Multi-unit & multi-brand franchisees – A bright future for UK franchising?
By Dr Mark Abell and Shelley Nadler Bird & Bird
Multi-unit / multi-brand franchisees have long been a feature of the US franchise market, a great many of this have become hugely wealthy and some have even floated. Without them the US franchise market could not have expanded as it has done. These exciting new large-scale franchisees have started to emerge in the UK Although the master franchisee/owner operator franchisee model of franchising has a role in franchising in the UK, many are beginning to realise that it has a number of severe limitations and that franchisors looking to launch their brands in the UK should be looking to engage with successful multi-unit franchisees.
Through the emergence of successful multi-unit / multi-brand franchisees in brands such as Costa, Domino’s and KFC a key resource has evolved. Due to market saturation and hence a lack of opportunity for further significant expansion within their current brands, these multi-unit operators can be usefully exploited by other franchised brands looking to “turbo-charge” their growth within the UK.
Who are these multi-unit / multi-brand franchisees?
Typically, these multi-unit/multi-brand operators are individuals who, through years of operating well developed franchise concepts, have developed a strong set of operational skills together with an effective operational and managerial infra-structure. Many of them have professional backgrounds as accountants, lawyers or MBA graduates. They have applied their professional training and rigour to the effective implementation of their chosen concepts (often fast food and coffee shops), whilst at the same time taking a bigger picture and strategic view as regards the structuring, financing and growth horizons of their business.
Often they acquire their first franchise at a young age and this is usually in the food and beverage sector. These operators are good negotiators and have a history of finding securing good locations at competitive rents. They also understand how to motivate and retain good quality staff which ensures that standards are maintained for stores whether they are operating one or fifty. Many multi-unit / multi-brand operators have invested heavily in real estate and worked strategically to build a portfolio of brands that can occupy adjoining sites in a hub type structure. These operators know how to keep costs down by sharing resources. Importantly, these operators all have access to substantial capital that is available to invest in appropriate projects.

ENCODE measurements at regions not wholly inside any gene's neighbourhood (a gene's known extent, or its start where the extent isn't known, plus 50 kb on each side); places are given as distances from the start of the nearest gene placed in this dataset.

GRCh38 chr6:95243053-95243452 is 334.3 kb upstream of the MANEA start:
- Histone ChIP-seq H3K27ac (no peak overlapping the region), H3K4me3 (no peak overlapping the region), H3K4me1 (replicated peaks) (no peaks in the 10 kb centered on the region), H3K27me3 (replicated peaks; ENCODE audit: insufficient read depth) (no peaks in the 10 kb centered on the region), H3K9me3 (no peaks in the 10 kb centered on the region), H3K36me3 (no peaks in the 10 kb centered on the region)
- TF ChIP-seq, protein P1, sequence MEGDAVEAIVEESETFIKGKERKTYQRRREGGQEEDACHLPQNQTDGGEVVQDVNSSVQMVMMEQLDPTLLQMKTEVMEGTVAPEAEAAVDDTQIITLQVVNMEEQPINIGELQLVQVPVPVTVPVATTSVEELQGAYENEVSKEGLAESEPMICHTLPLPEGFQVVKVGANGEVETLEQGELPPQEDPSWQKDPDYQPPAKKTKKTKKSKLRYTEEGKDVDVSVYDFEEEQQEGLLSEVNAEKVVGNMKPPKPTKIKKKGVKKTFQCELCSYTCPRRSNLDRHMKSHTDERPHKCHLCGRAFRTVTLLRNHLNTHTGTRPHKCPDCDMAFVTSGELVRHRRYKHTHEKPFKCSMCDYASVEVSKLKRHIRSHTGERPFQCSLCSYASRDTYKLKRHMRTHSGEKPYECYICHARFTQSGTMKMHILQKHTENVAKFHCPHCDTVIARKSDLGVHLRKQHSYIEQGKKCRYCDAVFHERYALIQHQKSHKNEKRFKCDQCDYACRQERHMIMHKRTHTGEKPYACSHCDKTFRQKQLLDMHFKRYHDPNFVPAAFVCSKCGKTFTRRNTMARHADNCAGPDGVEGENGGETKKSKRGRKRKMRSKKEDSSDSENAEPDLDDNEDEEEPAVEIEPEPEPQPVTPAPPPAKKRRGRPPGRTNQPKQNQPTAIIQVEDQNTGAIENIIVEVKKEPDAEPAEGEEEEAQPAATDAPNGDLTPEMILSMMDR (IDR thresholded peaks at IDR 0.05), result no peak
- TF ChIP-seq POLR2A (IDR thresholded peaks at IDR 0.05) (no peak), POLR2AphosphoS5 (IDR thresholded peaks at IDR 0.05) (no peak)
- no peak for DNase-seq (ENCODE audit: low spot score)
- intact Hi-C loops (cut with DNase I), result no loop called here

Once established as a multiple franchisee with one brand the multi-unit franchisee typically switches to a non-competing brand to spread the risk. Lessons have been learnt following the BSE crisis in the 1990's when sales of burgers plummeted that it is good to own more than one type of food concept. The same could be said of the KFC chicken shortages earlier this year. So, the multi-unit / multi-brand franchisees learnt to diversify, perhaps owning a chicken, pizza and coffee brand. With worries regarding staff shortages following Brexit, multi-unit/multi-brand operators are looking for new opportunities in sectors where there is greater reliance on technology and less need for staff. Many are looking at fitness and wellness concepts and service concepts that are less labour intensive.
Interestingly, these multi-unit/multi-brand operators typically do not want to become master franchisees as they feel that requires a different skill set and does not play to their key strengths, which is operational implementation rather than the recruitment, training and management of franchisees. Another appealing factor is that these multi-unit/multi-brand operators are often regionally based within the UK and they understand the geography and markets in those regions. Appointing a number of regional multi-unit franchisees rather than one master franchisee could quickly give a foreign brand coverage across the UK.
The advantages and disadvantages of dealing with multi-unit/multi-brand franchisees
From a franchisor’s point of view the great attraction of such multi-unit/multi-brand operators is that they have a huge amount of operational expertise and an established infrastructure and the financial resources to expand quickly. If a foreign brand is seeking to enter the UK in a competitive sector (such as gyms) by using experienced multi-unit/multi-brand operators the brand owner may be able to quickly get coverage in the UK ahead of other gym brands. In allowing multi-unit franchisees to open multiple stores, franchisors know they are dealing with someone who has experience of the system and a proven track record and will need so much less support then a new franchisee. Often successful multi-unit franchisees are able to take over poor performing franchisees. A system that uses multi-unit operators will have less franchisees to deal with but this can be a blessing and a curse.